By: Jai-Ryung (Jenny) Lee, OPINIONS EDITOR
Recently there has been increased discussion about grade inflation. Especially with Furman’s own computer science professor, Dr. Chris Healy co-authoring a study and Furman being one of the schools that GradeInflation.com studies, it is obvious that the grade inflation phenomenon is one that we cannot avoid.
The gist of the study’s result is this: students are getting higher grades for the same quality work. As Stuart Rojstaczer said in his interview with The Atlantic, “Students aren’t getting any smarter. They aren’t studying more. When they graduate they are less literate. There’s no indication that the increase of grades nationwide is related to any increase in performance or achievement.”
Before we throw our hands up either in celebration (or indignation because of our disagreement with how difficult it is to maintain an optimal GPA here), a debate of why a university exists and what students should be getting out of their college education is necessary. While that conversation should be saved for later, we can start by examining where Furman stands. Furman’s mission statement states: “In accordance with the traditional assumptions of liberal education, both out-of-class and in-class experiences are designed to develop the whole person—intellectually, physically, socially, emotionally, and spiritually. Furman seeks highly motivated students with inquisitive minds, varied perspectives, a sense of personal integrity and moral responsibility with the potential to be leaders and to make future contributions to society.” Note that there is no mention of GPA or specific post-graduation employment quotas.
Many students choose to attend liberal arts colleges for a variety of reasons, but the liberal arts curriculum was designed to provide students with a holistic education, a safe zone for students to explore, perhaps for the last time, various fields and studies on a deeper level. It allows students who matriculate with “Undecided” written on their applications to immerse themselves into different fields and decide where the infamous “What-You-Are-Good-At” and “What-You-Enjoy-Doing” Venn diagram they fit into.
Intro-level classes are a prime example of this Venn diagram. They should be taught in a way that allows students to figure out whether they are passionate in the subject, but the components that comprise the final grade should be designed in such a way that the final grade reflects the expert professor’s evaluation of the students work. This evaluation can indicate how practical—both passion- and talent-wise—it is for that student to continue in that field. Hence the reason why liberal arts colleges frown upon teaching assistants, rather than the actual professors, teaching and interacting with the class—professors, especially those with doctorate degrees, are experts in the field and know better than anyone else what it takes to succeed in their field.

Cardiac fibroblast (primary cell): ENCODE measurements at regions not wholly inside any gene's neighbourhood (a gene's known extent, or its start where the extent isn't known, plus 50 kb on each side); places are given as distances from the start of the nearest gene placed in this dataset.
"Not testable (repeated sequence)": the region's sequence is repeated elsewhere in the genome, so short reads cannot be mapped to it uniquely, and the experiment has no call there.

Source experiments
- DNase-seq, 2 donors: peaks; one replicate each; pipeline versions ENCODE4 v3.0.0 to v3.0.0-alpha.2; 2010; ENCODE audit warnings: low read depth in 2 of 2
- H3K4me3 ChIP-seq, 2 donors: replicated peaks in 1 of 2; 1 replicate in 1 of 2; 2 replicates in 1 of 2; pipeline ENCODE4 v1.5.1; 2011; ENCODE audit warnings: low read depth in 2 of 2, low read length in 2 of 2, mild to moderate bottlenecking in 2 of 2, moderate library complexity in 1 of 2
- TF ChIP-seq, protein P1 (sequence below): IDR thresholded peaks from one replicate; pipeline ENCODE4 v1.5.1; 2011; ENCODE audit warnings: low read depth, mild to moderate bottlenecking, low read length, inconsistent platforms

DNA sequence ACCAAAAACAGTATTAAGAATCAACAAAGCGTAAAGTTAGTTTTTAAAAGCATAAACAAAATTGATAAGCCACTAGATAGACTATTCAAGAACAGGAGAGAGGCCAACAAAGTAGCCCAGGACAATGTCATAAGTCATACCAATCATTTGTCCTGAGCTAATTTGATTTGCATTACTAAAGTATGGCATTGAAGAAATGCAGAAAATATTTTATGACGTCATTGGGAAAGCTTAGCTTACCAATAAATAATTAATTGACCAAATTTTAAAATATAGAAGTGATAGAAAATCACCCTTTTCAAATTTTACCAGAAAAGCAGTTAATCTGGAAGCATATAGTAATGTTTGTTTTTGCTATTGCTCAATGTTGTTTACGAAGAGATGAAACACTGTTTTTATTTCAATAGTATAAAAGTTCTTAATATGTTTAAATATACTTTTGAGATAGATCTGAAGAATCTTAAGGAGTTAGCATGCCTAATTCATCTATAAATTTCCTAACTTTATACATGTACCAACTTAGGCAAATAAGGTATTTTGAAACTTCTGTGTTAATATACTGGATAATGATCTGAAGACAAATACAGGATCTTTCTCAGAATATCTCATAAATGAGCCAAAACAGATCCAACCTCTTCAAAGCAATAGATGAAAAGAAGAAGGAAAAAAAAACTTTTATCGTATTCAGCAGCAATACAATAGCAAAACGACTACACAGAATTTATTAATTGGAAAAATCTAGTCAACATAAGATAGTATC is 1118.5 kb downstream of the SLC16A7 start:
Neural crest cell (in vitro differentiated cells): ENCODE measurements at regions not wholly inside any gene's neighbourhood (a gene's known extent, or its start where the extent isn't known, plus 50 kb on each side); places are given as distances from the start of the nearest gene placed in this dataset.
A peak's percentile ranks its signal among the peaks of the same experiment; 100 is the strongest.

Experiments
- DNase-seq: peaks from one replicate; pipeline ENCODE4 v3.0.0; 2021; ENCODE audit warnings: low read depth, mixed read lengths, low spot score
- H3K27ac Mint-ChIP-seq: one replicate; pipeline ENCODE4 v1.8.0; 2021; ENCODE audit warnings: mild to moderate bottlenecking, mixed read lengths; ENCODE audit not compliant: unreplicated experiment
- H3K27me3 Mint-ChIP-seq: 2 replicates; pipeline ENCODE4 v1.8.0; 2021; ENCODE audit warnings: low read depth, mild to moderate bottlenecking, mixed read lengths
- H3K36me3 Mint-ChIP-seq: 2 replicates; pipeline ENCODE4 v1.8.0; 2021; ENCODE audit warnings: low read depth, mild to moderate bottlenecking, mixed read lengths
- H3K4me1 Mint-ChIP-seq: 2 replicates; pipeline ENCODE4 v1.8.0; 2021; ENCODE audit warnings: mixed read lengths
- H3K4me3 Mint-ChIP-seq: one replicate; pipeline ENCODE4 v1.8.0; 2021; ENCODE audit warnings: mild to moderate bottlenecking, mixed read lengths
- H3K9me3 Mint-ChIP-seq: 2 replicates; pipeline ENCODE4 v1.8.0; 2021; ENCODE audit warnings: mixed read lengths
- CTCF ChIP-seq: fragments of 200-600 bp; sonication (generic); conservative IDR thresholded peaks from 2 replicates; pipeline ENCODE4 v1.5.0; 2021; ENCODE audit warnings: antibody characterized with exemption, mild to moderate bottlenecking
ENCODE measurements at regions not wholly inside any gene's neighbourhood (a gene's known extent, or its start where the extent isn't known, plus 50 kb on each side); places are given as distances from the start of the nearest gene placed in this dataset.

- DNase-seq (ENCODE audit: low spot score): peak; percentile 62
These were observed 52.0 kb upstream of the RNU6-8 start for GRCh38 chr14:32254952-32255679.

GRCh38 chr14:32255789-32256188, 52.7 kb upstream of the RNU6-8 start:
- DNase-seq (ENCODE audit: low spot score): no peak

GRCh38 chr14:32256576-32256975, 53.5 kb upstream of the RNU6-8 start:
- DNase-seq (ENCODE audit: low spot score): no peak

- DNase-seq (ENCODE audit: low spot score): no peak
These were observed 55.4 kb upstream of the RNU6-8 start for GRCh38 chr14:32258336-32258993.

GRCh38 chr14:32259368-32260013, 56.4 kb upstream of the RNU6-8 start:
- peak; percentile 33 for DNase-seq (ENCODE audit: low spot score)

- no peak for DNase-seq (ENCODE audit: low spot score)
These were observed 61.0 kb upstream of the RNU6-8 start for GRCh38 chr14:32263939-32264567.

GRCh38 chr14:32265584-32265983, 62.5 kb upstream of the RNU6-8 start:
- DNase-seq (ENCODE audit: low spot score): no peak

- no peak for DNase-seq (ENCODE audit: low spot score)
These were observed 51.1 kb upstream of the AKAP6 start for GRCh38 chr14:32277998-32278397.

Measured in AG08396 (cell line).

Perhaps the biggest issue comes in when students are moving between departments and trying to figure out what they want to major in. Because there will inevitably be a disconnect in intensity-level between departments, whether that be large or small, students can easily consider that they are more equipped to enter one field than another judging from the grades they receive while taking courses from both fields. If the grades given across the campus are not reflecting the ability of the students and the quality of the work that they are producing, students are not receiving the proper feedback from the professors that they need and deserve to figure out which field they are not only most passionate in, but also talented and skilled in.
Given, it is very difficult to successfully compare the value of GPAs in 1951 and 2015. GPAs are absolutely critical to the outside world and a high GPA is necessary for Furman students to get accepted into graduate schools, consider study away possibilities, or seek out internships. When so many other colleges are inflating their GPAs, it would be foolish of Furman to standardize its GPA and put its more-qualified students at a disadvantage.
Perhaps what is needed is not a deflation of grades but a better communication system between professors and students for professors to effectively communicate the students’ strengths and weaknesses and honestly convey their evaluation of the student’s work.
Furman’s tuition for the academic year of 2014-2015 was over $40,000. What makes a Furman education worth this sum? I would like to believe that it is not merely a couple letters that are given to me at the end of a semester but a more holistic evaluation and advice about the work I produce. Ultimately, a perfect 4.0 does not translate into a perfect 10 in the infamous post-Furman “real world.” Let’s face it, constantly seeking a perfect 4.0 may not be serving our own best interests.